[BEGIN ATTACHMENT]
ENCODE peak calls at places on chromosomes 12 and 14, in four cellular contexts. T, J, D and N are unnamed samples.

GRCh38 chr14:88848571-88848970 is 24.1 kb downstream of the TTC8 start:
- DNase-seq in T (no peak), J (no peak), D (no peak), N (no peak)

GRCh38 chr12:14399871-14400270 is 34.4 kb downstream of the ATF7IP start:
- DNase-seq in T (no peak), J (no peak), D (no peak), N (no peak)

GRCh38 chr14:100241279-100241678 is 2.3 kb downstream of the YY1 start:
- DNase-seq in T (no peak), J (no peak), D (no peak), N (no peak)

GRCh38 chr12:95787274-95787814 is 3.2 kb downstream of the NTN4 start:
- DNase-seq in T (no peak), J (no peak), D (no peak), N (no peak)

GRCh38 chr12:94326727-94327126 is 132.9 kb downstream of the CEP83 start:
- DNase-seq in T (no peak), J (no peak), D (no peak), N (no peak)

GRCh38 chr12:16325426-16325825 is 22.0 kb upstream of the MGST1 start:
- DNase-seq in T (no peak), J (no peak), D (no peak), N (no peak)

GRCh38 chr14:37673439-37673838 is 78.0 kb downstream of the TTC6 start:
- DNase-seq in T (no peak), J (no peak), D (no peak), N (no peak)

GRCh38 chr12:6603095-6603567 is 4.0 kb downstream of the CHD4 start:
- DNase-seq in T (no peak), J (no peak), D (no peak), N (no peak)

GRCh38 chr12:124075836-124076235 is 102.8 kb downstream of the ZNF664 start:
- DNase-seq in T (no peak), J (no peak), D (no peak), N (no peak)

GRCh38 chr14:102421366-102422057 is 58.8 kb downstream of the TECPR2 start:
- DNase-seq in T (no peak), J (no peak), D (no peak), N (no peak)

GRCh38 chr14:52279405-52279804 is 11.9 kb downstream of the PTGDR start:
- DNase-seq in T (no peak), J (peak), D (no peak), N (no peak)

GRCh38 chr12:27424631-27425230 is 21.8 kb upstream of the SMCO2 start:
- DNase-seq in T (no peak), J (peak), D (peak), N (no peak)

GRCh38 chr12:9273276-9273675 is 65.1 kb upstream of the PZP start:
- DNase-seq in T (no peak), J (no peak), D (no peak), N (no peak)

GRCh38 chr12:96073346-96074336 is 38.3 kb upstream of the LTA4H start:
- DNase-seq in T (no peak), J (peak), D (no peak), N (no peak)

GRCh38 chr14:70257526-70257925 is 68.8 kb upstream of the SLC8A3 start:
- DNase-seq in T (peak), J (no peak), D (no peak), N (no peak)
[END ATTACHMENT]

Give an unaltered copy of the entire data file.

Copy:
ENCODE peak calls at places on chromosomes 12 and 14, in four cellular contexts. T, J, D and N are unnamed samples.

GRCh38 chr14:88848571-88848970 is 24.1 kb downstream of the TTC8 start:
- DNase-seq in T (no peak), J (no peak), D (no peak), N (no peak)

GRCh38 chr12:14399871-14400270 is 34.4 kb downstream of the ATF7IP start:
- DNase-seq in T (no peak), J (no peak), D (no peak), N (no peak)

GRCh38 chr14:100241279-100241678 is 2.3 kb downstream of the YY1 start:
- DNase-seq in T (no peak), J (no peak), D (no peak), N (no peak)

GRCh38 chr12:95787274-95787814 is 3.2 kb downstream of the NTN4 start:
- DNase-seq in T (no peak), J (no peak), D (no peak), N (no peak)

GRCh38 chr12:94326727-94327126 is 132.9 kb downstream of the CEP83 start:
- DNase-seq in T (no peak), J (no peak), D (no peak), N (no peak)

GRCh38 chr12:16325426-16325825 is 22.0 kb upstream of the MGST1 start:
- DNase-seq in T (no peak), J (no peak), D (no peak), N (no peak)

GRCh38 chr14:37673439-37673838 is 78.0 kb downstream of the TTC6 start:
- DNase-seq in T (no peak), J (no peak), D (no peak), N (no peak)

GRCh38 chr12:6603095-6603567 is 4.0 kb downstream of the CHD4 start:
- DNase-seq in T (no peak), J (no peak), D (no peak), N (no peak)

GRCh38 chr12:124075836-124076235 is 102.8 kb downstream of the ZNF664 start:
- DNase-seq in T (no peak), J (no peak), D (no peak), N (no peak)

GRCh38 chr14:102421366-102422057 is 58.8 kb downstream of the TECPR2 start:
- DNase-seq in T (no peak), J (no peak), D (no peak), N (no peak)

GRCh38 chr14:52279405-52279804 is 11.9 kb downstream of the PTGDR start:
- DNase-seq in T (no peak), J (peak), D (no peak), N (no peak)

GRCh38 chr12:27424631-27425230 is 21.8 kb upstream of the SMCO2 start:
- DNase-seq in T (no peak), J (peak), D (peak), N (no peak)

GRCh38 chr12:9273276-9273675 is 65.1 kb upstream of the PZP start:
- DNase-seq in T (no peak), J (no peak), D (no peak), N (no peak)

GRCh38 chr12:96073346-96074336 is 38.3 kb upstream of the LTA4H start:
- DNase-seq in T (no peak), J (peak), D (no peak), N (no peak)

GRCh38 chr14:70257526-70257925 is 68.8 kb upstream of the SLC8A3 start:
- DNase-seq in T (peak), J (no peak), D (no peak), N (no peak)